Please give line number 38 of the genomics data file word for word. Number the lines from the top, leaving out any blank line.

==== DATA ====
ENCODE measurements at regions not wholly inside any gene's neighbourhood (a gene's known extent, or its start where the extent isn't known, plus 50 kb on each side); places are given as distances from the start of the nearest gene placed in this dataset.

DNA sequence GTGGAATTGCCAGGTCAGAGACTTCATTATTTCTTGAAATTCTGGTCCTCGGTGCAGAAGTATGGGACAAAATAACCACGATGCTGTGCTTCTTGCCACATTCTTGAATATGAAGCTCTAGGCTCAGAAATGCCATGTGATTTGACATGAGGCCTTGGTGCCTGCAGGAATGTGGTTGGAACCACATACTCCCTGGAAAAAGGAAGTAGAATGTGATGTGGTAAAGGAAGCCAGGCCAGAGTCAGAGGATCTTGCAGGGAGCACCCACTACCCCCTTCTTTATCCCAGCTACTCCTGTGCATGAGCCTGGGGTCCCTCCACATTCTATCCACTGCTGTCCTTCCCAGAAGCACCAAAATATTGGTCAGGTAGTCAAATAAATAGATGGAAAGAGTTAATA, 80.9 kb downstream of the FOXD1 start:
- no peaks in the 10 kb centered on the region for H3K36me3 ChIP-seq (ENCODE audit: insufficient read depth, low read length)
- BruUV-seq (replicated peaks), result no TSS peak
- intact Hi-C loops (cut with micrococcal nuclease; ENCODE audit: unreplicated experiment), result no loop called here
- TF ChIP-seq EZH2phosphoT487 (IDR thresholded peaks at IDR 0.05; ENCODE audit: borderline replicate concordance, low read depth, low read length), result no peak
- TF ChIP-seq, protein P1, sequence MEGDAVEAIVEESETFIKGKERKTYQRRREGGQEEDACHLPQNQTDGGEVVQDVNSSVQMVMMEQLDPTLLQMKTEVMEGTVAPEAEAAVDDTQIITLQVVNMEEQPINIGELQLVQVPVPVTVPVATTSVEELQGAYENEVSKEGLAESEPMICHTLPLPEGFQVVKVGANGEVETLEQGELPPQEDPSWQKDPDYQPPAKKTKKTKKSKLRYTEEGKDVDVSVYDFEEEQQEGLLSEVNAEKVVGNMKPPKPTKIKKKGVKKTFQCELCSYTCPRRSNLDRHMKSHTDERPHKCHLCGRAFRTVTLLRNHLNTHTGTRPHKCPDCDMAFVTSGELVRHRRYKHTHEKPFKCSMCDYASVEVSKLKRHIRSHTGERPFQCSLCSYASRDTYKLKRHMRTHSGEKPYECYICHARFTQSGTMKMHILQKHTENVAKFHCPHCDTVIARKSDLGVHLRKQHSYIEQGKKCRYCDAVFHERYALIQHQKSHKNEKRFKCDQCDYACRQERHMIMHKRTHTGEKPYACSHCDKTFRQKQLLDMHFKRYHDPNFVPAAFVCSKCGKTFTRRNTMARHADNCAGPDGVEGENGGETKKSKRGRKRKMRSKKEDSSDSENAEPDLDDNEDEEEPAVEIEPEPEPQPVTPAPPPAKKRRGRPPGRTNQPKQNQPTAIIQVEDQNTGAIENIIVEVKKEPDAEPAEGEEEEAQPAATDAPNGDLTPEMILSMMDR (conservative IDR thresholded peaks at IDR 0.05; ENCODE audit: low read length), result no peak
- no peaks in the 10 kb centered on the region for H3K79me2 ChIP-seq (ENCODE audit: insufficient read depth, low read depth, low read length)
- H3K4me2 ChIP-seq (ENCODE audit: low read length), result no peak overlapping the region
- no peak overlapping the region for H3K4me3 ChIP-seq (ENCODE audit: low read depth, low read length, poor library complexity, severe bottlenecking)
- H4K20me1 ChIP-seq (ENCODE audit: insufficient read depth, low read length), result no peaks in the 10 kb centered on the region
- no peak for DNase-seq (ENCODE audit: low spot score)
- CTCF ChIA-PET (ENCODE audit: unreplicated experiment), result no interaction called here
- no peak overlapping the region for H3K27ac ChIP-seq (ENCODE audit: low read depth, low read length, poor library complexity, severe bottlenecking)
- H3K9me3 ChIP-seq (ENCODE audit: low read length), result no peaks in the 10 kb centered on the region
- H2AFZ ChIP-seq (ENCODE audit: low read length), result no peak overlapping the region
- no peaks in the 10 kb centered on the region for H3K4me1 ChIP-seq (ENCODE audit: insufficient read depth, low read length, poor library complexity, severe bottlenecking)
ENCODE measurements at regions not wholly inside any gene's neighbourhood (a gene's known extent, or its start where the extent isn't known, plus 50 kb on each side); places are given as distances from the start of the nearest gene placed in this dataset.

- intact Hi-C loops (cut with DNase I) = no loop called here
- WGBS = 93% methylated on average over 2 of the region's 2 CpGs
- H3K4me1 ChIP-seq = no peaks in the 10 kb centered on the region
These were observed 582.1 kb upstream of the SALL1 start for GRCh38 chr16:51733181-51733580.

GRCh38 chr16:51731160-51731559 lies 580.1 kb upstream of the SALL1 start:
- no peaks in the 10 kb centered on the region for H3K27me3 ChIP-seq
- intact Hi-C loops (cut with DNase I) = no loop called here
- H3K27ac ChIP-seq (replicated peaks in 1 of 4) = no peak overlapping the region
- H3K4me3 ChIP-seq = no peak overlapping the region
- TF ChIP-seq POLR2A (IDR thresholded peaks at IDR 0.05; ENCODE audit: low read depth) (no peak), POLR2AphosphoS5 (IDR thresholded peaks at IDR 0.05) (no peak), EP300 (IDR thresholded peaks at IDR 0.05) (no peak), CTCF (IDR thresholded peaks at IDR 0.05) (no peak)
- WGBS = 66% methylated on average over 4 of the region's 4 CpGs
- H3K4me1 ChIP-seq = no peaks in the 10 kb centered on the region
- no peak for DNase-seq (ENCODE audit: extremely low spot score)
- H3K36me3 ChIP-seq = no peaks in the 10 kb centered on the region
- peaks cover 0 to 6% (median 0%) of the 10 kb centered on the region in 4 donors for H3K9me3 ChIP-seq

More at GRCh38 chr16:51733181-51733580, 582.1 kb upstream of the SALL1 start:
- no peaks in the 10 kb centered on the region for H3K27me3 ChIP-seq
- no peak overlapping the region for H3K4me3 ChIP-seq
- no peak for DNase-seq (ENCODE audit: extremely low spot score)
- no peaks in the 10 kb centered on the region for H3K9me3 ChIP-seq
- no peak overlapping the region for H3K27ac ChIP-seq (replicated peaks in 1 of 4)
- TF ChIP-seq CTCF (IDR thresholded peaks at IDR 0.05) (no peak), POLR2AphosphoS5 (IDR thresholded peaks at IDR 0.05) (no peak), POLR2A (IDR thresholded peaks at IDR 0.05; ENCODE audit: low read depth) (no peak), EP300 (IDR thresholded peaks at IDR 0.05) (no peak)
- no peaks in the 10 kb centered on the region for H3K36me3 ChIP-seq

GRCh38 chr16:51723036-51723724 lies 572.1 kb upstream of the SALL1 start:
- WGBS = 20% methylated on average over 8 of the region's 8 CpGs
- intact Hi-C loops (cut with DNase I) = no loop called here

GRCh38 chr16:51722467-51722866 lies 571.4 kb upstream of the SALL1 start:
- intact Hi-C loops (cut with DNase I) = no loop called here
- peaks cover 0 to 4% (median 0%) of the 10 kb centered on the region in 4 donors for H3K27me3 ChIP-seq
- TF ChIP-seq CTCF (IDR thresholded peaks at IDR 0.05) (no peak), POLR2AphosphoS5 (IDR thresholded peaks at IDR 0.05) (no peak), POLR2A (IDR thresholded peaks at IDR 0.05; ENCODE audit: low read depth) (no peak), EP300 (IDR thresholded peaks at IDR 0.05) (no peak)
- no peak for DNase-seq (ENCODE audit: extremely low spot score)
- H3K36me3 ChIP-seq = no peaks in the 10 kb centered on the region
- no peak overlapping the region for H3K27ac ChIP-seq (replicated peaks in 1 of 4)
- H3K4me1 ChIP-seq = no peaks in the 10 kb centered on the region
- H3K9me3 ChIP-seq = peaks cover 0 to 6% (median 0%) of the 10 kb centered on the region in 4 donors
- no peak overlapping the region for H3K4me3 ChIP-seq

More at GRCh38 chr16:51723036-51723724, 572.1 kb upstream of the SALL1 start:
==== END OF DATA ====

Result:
- no peaks in the 10 kb centered on the region for H3K9me3 ChIP-seq